I understand that there is no correct or incorrect way of doing this, and its all down to a matter of trial and error in terms of perfecting the system.

What I am after is some advice or even get thoughts on how others have tackled a situation like this.

Right now I have a very basic attack formula

$attackPower = $baseAttack * 4; 
$percent = $attackPower / 100;
$percent1 = $percent * 10; // Gets 10% of the users attack power

Using the above code I then use rand to work out a users attack power, so it varies rather than a single number

$power = rand($attackPower - $percent1, $attackPower + $percent1)

So that's the users attack power calculated.

However if I used the same formula to calculate the opponents defense, and then calculated the Attack minus Defense equals the damage

$totalDamage = $power - $defense;

This may sometimes result in a negative value (especially if the opponent has a considerably higher defense stat to the users attack)

Above I have used

$attackPower = $baseAttack * 4; 

For calculating the defense would this be efficient?

$defensePower = $baseDefense * 2; // Could have this set to rand? 1 - 3??

Is there anything that could be changed to balance the stats out a bit more? Could there be a much simpler formula?

  • \$\begingroup\$ Not an anwser, but quick coding advice: you're using a lot of bogus variables here. The top four lines could also be written: $power = $baseAttack * rand(3.6, 4.4). \$\endgroup\$ Sep 1 '14 at 19:27
  • 1
    \$\begingroup\$ This question/answer also here on GameDev.SE might be interesting to read. \$\endgroup\$ Sep 1 '14 at 20:00
  • \$\begingroup\$ I have come across that already Philip, however right now I'm looking to keep it as simple as possible. Once users have started to build up their character, I may take a copy of their stats and play around with them locally to fine the system and/or try to find an alternative system through trial and error \$\endgroup\$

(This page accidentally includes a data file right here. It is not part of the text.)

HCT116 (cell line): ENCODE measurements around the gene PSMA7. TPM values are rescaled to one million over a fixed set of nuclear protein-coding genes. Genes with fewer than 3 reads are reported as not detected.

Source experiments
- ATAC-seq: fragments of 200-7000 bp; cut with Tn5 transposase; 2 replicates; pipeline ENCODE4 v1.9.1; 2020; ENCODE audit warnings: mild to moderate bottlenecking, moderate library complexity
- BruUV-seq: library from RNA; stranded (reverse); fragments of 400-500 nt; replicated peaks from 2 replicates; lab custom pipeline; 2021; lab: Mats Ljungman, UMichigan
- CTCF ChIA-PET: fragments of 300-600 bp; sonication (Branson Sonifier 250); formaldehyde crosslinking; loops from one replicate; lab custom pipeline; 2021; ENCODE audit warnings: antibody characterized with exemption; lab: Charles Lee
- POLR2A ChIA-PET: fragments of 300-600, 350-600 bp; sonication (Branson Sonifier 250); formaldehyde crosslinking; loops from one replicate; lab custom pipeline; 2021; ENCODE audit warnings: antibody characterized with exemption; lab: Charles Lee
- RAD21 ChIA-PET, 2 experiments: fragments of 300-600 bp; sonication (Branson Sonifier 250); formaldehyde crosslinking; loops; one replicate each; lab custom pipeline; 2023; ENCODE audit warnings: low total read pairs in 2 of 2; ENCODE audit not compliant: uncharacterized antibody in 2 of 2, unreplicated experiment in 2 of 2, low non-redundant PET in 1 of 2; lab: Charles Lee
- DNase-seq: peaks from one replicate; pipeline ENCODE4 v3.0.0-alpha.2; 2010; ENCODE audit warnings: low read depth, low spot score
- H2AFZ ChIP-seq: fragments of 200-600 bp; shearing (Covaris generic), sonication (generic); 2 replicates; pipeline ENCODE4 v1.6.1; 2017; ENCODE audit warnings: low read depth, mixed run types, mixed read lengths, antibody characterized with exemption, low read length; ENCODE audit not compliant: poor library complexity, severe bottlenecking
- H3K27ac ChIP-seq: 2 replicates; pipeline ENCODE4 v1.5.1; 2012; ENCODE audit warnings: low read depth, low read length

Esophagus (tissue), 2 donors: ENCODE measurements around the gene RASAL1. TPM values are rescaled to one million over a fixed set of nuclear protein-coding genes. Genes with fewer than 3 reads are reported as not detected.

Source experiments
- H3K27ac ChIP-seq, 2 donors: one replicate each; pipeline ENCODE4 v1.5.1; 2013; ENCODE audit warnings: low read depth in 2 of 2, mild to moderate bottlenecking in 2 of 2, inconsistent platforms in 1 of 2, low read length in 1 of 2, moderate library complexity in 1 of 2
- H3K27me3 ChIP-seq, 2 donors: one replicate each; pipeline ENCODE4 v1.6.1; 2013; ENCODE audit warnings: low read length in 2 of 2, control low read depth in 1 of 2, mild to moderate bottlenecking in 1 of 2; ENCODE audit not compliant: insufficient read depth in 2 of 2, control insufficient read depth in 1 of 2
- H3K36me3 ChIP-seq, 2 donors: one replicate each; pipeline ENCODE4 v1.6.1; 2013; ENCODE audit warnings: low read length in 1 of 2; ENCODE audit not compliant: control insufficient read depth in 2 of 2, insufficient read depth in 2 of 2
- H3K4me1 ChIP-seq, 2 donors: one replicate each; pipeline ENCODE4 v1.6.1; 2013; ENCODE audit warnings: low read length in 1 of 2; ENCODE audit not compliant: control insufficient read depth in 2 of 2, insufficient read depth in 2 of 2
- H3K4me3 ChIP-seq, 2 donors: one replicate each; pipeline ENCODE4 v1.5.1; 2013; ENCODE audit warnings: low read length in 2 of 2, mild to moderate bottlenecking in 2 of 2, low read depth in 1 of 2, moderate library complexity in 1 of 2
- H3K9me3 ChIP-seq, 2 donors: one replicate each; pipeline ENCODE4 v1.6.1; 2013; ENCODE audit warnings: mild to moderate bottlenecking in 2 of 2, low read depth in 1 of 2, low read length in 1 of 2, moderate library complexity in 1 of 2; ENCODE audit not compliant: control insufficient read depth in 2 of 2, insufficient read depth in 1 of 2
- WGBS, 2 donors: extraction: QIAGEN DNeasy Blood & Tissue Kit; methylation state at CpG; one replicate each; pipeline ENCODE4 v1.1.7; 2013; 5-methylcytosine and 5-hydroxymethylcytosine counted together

– Kyle
    Sep 2 '14 at 12:14
  • \$\begingroup\$ Questions asking for "advice" or "thoughts" are generally too broad or discussion-based to be considered on-topic here. For now I closed this as a duplicate, but if you can sufficiently clarify the question it may be possible to reopen it. You can also consider asking in the Game Development Chat. \$\endgroup\$
    – user1430
    Jan 19 '15 at 16:39

Handling negative values

There are ways to handle negative values aside from healing the high-defense enemy with your sword strike (which is weird).

You could introduce a block mechanic, where if target defense > attack power, the damage is nullified.

But this is imbalanced. This might mean you might encounter an opponent who you will never hit. Of course you don't want that.

Rethinking defense

  1. Your attack power fluctuates, which is understandable. Sometimes you get a good strike in (up to 10% more damage), sometimes you don't (up to 10% less). You could apply the the same mechanic to defense.
  2. Instead of defense being additive, which might lead to an enemy never ever being damaged, you can make defense multiplicative. Instead of blocking of N flat damage, you can shave off X% of the damage as a whole. The increased complexity to this is that you either have to set a min and max defense reachable, up to a possible 99% damage reduction, or let defense scale from 1 to infinity but as defense approaches infinity, the damage reduction increase should lessen.

Think of it like this graph :

X = Defense, Y = Damage Reduction

Where X = Defense and Y = Damage Reduction

  • \$\begingroup\$ I have considered a block mechanic, however it seems useless with the evasion system I have. Theoretically they are the same. \$\endgroup\$
    – Kyle
    Sep 2 '14 at 12:18
  • 1
    \$\begingroup\$ Yeah, block or evade or parry, technically the same thing in terms of results. \$\endgroup\$
    – Zaenille
    Sep 2 '14 at 12:19

Why not use an IF statement:

IF ($power > $defence) {
 $totalDamage = $power - $defence;
} else {
 $totalDamage = 0;

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